Through their judicial service on Oklahoma’s highest courts, two OU College of Law alumni continue to make history. Tom Colbert (’82) was sworn in January 4 as the first African-American chief justice of the Oklahoma Supreme Court. A few weeks later, on January 23, David B. Lewis (’83) was sworn in as the first African-American presiding judge of the Oklahoma Court of Criminal Appeals. Each was the first black person to serve on their respective courts when they were appointed, Colbert in 2004 and Lewis in 2005.
The two men attended law school at OU around the same time, in the early 1980s, and their careers have been shaped and surrounded by OU Law alumni. Both Colbert and Lewis were appointed by former Gov. Brad Henry (’88), an OU Law alum. Their predecessors are OU Law alumni – former Chief Justice Steven Taylor (’74) and former Presiding Judge Arlene Johnson (‘71). Four out of the five judges on the Court of Criminal Appeals are OU Law alumni. Three Supreme Court justices are also OU Law graduates.
Tom Colbert was born in Oklahoma City and graduated from high school in Sapulpa, Oklahoma. His athletic prowess in high school eventually earned him a full athletic scholarship in track and field at Kentucky State University, where he earned a bachelor’s degree in health and physical education in 1973.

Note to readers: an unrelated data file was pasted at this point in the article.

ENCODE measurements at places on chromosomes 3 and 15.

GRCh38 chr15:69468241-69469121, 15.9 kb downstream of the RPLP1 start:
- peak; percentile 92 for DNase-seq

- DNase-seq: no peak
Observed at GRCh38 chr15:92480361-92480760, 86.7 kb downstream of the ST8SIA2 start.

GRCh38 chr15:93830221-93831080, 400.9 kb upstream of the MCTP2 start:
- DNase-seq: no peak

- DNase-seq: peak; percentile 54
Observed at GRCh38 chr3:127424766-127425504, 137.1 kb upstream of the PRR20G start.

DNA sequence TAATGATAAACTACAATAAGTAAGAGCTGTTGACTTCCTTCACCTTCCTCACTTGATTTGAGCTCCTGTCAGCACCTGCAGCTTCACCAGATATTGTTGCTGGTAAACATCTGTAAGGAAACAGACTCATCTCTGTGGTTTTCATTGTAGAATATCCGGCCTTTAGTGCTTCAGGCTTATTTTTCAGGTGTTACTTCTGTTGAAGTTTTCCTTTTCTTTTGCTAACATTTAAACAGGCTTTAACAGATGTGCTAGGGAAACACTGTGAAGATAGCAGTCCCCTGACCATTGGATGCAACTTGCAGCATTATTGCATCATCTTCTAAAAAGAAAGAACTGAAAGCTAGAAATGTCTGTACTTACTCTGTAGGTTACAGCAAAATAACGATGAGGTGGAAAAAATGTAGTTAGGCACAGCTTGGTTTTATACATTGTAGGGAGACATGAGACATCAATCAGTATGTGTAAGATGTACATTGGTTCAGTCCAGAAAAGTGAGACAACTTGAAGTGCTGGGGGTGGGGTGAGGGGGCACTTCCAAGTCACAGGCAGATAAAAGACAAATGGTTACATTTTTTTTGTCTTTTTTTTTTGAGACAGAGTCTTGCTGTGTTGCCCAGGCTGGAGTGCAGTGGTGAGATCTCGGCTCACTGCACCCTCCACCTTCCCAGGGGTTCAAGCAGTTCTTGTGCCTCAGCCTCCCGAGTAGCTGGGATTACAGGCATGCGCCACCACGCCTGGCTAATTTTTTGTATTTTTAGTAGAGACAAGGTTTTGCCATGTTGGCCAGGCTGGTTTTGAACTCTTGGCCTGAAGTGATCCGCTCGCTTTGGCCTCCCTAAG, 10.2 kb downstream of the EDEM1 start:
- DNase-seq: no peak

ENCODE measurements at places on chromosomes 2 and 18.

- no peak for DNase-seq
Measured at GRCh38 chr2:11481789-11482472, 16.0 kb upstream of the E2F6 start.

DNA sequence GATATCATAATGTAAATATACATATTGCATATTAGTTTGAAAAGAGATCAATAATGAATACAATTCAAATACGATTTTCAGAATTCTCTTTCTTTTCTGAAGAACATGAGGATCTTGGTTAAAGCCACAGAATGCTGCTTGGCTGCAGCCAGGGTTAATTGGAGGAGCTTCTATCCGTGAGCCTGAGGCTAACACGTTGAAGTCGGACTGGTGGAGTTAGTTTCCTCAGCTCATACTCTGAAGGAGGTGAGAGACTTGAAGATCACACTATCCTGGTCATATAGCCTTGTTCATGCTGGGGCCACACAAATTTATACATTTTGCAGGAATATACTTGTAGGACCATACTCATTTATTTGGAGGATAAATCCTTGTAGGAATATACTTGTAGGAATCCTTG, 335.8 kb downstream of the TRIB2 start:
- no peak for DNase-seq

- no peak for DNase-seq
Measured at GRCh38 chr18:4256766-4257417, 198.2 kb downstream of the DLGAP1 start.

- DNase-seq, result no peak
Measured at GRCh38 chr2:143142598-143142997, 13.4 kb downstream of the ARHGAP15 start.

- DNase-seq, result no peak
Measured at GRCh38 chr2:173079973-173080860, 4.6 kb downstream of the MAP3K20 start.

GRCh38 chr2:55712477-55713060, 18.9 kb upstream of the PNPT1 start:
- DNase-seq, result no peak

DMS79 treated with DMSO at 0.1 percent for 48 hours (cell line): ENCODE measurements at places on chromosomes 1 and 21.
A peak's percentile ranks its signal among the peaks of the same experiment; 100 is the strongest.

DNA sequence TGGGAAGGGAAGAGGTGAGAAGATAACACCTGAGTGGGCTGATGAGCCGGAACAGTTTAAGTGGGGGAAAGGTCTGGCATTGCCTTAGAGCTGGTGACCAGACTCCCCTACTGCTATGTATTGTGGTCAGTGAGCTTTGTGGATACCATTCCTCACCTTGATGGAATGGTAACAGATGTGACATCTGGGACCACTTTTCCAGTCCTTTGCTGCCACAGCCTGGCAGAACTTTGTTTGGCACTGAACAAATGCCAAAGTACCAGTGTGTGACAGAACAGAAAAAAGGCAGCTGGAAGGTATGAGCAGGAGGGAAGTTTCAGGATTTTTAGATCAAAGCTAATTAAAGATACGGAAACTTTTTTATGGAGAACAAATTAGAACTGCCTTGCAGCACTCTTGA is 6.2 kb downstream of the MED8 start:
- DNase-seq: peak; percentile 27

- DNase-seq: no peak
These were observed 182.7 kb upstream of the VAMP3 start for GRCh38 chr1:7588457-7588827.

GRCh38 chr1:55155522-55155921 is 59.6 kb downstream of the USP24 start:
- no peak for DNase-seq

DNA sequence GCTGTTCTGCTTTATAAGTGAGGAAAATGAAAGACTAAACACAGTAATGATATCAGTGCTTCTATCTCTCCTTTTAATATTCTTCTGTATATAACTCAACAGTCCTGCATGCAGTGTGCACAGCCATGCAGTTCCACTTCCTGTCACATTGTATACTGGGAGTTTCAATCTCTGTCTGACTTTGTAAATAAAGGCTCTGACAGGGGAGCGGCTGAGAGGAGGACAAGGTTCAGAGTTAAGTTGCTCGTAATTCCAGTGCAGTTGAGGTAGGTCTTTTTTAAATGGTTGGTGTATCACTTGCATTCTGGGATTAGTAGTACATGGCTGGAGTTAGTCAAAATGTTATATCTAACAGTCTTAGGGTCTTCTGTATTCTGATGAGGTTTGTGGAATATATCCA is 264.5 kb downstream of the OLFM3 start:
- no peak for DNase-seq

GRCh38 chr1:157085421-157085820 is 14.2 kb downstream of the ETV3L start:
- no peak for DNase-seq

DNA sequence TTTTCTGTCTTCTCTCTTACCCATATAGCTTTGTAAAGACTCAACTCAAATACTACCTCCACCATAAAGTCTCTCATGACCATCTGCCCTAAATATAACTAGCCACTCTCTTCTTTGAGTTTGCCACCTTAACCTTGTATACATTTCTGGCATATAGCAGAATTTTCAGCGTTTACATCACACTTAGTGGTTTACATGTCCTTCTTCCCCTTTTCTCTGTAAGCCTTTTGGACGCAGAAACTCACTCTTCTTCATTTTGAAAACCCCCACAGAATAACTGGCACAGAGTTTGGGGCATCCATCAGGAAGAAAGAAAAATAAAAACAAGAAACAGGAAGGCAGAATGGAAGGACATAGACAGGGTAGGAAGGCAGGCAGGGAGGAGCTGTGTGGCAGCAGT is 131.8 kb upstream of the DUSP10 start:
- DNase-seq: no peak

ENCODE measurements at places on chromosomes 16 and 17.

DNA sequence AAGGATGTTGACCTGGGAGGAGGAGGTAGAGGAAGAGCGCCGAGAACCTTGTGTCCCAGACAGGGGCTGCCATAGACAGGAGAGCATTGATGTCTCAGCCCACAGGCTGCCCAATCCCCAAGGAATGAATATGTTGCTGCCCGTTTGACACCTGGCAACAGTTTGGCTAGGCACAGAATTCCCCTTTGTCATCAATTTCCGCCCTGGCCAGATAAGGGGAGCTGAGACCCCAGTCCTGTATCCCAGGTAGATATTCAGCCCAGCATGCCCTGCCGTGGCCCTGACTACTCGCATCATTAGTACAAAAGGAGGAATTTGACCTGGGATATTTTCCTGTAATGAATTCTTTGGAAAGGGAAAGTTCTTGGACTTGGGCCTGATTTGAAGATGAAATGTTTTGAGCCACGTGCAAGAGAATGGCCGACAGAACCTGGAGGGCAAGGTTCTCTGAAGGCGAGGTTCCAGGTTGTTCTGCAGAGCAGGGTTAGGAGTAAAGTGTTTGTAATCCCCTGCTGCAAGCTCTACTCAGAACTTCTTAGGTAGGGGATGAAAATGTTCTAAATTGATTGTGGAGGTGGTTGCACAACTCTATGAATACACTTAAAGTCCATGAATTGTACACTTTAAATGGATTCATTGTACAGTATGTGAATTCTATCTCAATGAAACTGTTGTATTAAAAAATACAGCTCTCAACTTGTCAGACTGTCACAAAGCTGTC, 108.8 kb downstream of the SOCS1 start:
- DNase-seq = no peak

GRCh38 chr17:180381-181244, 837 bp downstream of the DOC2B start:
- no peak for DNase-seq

Following college, Colbert served in the U.S. Army. After receiving an honorable discharge in 1975, he returned to school, attending Eastern Kentucky University and earning a master’s degree in education in 1976. He then worked as an eighth grade public school teacher in Chicago.
Following the advice of his grandfather, who told him education was the means by which to break the cycle of poverty, Colbert went back to school again. This time, he earned his juris doctor degree, graduating from the OU College of Law in 1982.
After law school graduation, Colbert relocated to Milwaukee and served as an assistant dean at Marquette University Law School. He served in that position for two years before returning to Oklahoma City to work as an assistant district attorney in Oklahoma County. In 1986, he entered private practice.